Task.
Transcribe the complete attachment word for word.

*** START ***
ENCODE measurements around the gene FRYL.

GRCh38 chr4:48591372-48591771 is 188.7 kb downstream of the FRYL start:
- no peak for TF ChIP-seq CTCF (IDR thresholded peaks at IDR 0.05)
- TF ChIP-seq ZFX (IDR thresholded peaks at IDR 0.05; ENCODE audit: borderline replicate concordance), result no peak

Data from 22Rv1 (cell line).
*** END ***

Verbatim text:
ENCODE measurements around the gene FRYL.

GRCh38 chr4:48591372-48591771 is 188.7 kb downstream of the FRYL start:
- no peak for TF ChIP-seq CTCF (IDR thresholded peaks at IDR 0.05)
- TF ChIP-seq ZFX (IDR thresholded peaks at IDR 0.05; ENCODE audit: borderline replicate concordance), result no peak

Data from 22Rv1 (cell line).